UPDATE, 10:06 AM: Comcast EVP David Cohen just fleshed out in a press call some of his company’s arguments for the Time Warner Cable deal. To those who say the combined company would be too big he says that “in this particular case we think big is good” — it would be better able to offer new and improved services. And if Comcast is wrong “it doesn’t make any difference really because, as a customer, you’ll have the exact number of choices as you had before the transaction.” The only change: With Comcast instead of TWC as a broadband or video provider consumers’ “choice will be better.” He adds that Comcast is focused “like a laser” on improving the customer experience. (Sound familiar?)
PREVIOUS, 8:09 AM: This is the kind of thing you’d expect the cable giant to assert in a regulatory filing — and that will be roundly contested, including tomorrow at a Senate Judiciary Committee hearing on the $45.2B deal. Content companies that might oppose the deal “have strong relationships” with the committee, which oversees copyright matters, Guggenheim Securities’ Paul Gallant says. What’s more, the committee includes two strong critics of media consolidation: Al Franken (D-Minn.) and Richard Blumenthal (D-Conn.).
Comcast detailed its public interest arguments in a 175-page document delivered to the FCC this morning. It “lays out in considerable detail how Comcast and TWC are better together for millions of customers and businesses, describing the exciting enhanced services and other concrete consumer benefits that will be available because of the transaction,” Comcast EVP David Cohen says in a blog post. In addition to cable and Internet services, Comcast owns NBCUniversal.
The company indirectly takes issue with Netflix CEO Reed Hastings’ claim that Comcast imposed an “indirect tax” on the streaming video company in a recent deal: Netflix agreed to pay Comcast directly to access its broadband lines in a way that will deliver the best possible transmissions to its customers. Comcast says it has “no economic incentive” to hit up so-called edge providers because its customers “place a high premium on being able to access any Internet content they want.” Comcast would have about 30M broadband customers after acquiring TWC. Read More »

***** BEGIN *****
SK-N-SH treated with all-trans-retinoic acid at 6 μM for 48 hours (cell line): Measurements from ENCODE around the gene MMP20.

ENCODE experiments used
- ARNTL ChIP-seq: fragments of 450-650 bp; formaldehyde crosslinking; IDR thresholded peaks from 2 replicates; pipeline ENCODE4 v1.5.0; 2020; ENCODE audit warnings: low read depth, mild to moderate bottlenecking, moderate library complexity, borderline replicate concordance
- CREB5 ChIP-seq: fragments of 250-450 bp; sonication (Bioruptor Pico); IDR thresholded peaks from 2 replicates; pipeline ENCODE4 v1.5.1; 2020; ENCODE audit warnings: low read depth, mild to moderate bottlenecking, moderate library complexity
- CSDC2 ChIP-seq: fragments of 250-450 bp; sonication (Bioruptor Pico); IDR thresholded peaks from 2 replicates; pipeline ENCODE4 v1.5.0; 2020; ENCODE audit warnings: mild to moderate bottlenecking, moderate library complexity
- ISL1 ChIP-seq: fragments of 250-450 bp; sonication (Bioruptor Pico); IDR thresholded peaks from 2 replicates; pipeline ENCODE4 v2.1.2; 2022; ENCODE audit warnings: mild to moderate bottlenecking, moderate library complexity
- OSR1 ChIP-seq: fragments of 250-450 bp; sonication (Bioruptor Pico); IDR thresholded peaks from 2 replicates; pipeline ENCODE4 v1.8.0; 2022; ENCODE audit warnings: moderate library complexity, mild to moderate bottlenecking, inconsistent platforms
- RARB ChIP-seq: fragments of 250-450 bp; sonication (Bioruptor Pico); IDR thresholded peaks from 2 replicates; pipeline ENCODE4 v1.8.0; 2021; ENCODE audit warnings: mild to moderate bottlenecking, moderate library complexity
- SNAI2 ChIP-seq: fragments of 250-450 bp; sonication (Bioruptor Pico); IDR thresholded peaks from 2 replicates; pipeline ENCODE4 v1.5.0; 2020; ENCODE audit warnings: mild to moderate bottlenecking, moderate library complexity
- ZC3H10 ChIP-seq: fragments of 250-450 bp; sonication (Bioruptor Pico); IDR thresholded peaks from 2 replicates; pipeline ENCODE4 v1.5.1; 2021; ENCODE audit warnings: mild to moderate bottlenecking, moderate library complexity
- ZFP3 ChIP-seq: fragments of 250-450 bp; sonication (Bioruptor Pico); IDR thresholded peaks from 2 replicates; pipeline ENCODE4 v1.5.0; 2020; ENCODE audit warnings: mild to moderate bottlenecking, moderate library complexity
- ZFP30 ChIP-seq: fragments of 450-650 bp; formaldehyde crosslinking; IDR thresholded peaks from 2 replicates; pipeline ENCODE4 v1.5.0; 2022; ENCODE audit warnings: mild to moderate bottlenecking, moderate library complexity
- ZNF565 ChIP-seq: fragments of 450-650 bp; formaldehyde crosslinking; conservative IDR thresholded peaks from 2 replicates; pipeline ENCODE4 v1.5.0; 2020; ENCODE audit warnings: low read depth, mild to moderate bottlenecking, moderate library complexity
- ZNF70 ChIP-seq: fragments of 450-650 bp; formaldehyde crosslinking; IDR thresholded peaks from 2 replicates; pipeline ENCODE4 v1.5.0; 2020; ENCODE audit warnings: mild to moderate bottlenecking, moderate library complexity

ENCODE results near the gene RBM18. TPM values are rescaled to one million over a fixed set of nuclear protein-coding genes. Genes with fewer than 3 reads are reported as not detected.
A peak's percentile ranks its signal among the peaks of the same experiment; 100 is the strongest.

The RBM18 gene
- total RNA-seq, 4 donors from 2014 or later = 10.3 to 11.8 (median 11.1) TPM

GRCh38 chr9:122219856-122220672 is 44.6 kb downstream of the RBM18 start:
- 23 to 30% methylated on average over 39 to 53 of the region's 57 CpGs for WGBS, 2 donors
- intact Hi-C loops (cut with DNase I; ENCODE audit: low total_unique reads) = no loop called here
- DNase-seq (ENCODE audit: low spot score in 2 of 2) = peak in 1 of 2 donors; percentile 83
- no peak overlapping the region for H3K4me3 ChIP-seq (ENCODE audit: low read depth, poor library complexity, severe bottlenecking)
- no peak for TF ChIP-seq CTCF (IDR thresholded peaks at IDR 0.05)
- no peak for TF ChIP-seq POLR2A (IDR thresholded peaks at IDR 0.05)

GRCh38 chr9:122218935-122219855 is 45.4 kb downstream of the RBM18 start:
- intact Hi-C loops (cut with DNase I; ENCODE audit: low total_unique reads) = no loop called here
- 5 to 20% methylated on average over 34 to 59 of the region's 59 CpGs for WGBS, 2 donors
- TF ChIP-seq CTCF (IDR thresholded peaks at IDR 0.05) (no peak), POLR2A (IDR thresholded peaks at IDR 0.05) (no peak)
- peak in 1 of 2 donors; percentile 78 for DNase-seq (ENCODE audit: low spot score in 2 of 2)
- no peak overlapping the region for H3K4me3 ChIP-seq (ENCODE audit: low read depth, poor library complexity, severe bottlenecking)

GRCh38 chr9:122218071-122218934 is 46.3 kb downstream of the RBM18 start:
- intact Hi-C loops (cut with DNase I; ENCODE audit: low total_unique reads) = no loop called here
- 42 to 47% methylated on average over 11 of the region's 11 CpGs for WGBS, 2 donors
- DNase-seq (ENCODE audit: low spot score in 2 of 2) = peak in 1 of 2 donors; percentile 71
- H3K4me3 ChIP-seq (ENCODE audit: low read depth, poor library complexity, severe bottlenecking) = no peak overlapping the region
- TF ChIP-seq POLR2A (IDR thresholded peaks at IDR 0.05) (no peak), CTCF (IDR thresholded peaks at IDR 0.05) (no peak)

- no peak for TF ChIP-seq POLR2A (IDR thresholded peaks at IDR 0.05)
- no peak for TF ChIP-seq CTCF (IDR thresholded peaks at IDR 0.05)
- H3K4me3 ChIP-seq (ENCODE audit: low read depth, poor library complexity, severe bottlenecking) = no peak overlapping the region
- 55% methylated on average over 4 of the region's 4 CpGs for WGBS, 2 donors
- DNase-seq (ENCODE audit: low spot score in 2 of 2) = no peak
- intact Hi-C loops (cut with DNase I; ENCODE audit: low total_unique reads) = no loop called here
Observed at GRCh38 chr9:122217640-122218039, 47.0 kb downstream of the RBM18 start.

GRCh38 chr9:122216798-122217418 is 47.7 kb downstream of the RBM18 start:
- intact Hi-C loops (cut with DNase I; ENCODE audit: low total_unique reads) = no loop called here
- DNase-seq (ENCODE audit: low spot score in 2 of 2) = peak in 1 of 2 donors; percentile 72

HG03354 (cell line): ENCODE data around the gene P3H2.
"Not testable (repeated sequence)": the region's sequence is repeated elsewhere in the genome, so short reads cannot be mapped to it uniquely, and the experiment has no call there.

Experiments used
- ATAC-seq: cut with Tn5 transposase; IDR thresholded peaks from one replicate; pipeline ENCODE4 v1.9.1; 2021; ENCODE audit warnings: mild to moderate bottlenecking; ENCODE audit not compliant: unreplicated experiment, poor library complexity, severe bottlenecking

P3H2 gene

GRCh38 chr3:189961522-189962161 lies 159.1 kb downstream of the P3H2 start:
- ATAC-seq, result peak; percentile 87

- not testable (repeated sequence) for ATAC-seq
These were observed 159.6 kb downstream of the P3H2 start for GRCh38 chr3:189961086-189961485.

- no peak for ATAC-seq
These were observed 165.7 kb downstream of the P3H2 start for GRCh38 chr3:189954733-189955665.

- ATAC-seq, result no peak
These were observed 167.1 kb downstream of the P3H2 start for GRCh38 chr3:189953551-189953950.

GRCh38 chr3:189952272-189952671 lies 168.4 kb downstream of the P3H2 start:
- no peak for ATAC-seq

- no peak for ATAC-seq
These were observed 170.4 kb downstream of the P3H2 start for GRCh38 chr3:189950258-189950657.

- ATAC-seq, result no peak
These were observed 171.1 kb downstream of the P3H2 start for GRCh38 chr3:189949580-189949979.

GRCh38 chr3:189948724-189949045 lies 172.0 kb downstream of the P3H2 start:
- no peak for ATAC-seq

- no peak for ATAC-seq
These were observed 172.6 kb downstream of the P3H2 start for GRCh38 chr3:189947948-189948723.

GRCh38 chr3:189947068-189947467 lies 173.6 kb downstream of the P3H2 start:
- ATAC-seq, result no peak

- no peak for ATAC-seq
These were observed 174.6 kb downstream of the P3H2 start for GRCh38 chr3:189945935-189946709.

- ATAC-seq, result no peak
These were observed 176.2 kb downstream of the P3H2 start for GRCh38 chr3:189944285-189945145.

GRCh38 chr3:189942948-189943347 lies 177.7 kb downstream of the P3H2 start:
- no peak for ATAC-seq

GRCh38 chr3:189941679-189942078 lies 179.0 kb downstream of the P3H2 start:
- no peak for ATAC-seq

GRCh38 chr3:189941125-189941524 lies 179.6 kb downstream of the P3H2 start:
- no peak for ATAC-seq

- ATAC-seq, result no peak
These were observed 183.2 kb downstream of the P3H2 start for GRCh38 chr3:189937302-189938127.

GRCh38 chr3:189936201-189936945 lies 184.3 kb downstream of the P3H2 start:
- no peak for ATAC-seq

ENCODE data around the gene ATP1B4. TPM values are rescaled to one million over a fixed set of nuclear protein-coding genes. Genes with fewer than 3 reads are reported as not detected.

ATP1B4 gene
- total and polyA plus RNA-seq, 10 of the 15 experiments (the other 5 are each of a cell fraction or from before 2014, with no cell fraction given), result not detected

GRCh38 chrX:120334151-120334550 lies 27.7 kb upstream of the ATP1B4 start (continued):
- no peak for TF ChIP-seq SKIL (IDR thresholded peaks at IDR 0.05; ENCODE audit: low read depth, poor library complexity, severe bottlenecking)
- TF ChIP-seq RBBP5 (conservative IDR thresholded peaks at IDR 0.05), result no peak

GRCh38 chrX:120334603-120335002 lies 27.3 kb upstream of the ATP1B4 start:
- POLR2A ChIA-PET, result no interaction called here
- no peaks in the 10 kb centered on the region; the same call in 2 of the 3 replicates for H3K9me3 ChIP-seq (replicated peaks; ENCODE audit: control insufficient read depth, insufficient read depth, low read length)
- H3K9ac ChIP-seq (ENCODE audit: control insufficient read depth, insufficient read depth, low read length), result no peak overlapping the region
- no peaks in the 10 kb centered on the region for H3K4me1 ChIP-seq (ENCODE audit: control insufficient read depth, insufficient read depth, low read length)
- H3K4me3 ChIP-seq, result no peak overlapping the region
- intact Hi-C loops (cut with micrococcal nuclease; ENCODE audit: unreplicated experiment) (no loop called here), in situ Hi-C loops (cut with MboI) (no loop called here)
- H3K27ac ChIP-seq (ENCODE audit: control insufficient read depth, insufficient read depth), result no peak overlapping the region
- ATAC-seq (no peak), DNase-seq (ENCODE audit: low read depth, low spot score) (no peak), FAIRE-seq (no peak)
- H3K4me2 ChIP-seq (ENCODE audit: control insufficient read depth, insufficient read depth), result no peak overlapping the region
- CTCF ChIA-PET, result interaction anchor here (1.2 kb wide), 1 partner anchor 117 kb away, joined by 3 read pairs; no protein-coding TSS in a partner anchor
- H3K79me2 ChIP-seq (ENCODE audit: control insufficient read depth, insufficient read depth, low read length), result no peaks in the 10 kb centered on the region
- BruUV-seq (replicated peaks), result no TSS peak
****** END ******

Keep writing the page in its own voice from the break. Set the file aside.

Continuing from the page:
Returned today from the CinemaCon confab, so I’m just now getting a chance to catch up with Charter Communications‘ astonishing SEC filing that urges Time Warner Cable shareholders to support its $37B cash-and-stock bid over Comcast’s $45.2B all-stock offer. I don’t know if there’s enough in the proxy to derail the Comcast-TWC deal. But it’s sure to create some turbulence — if nothing else by giving ammo to class action lawyers who want to argue that the TWC board failed to faithfully represent shareholders’ interests when it stiff-armed Charter and embraced Comcast.
Apple and Comcast are looking to team up on a deal for high quality streaming TV, “people familiar with the matter” tell WSJ. News of the early talks between the companies comes a month after Bloomberg reported … Read More »
That’s one of the nuggets that connoisseurs of corporate deals will find interesting in the proxy that Comcast and Time Warner Cable filed with the SEC this morning. Among other things, the document gives the public a first look — albeit a bloodless one — at the behind-the-scenes dramas that led to the $45.2B agreement. The proxy says that Charter Communications and its largest shareholder, Liberty Media, began to talk to TWC about their interest in acquiring the No. 2 cable operator on May 22, 2013. TWC execs considered it too risky and began to talk to Comcast about an alternative arrangement in “mid-2013″ with legal reps meeting on June 27. On October 15 Comcast CEO Brian Roberts “indicated that Comcast might be interested in exploring a merger of Comcast and TWC” but also said that he had discussed the possibility of helping Charter. Conversations went back and forth until a series of secret meetings on January 7 at International CES in Las Vegas: Charter CEO Tom Rutledge told Marcus that he was about to go public with his offer. Shortly afterward Marcus met with Roberts to bring him up to date. Later in the week Roberts said his conversations with Charter had “intensified.” Comcast management told its board, on January 12, that it preferred a collaboration with Charter. But Charter and Comcast couldn’t agree on terms, and broke off their talks on February 4. Read More »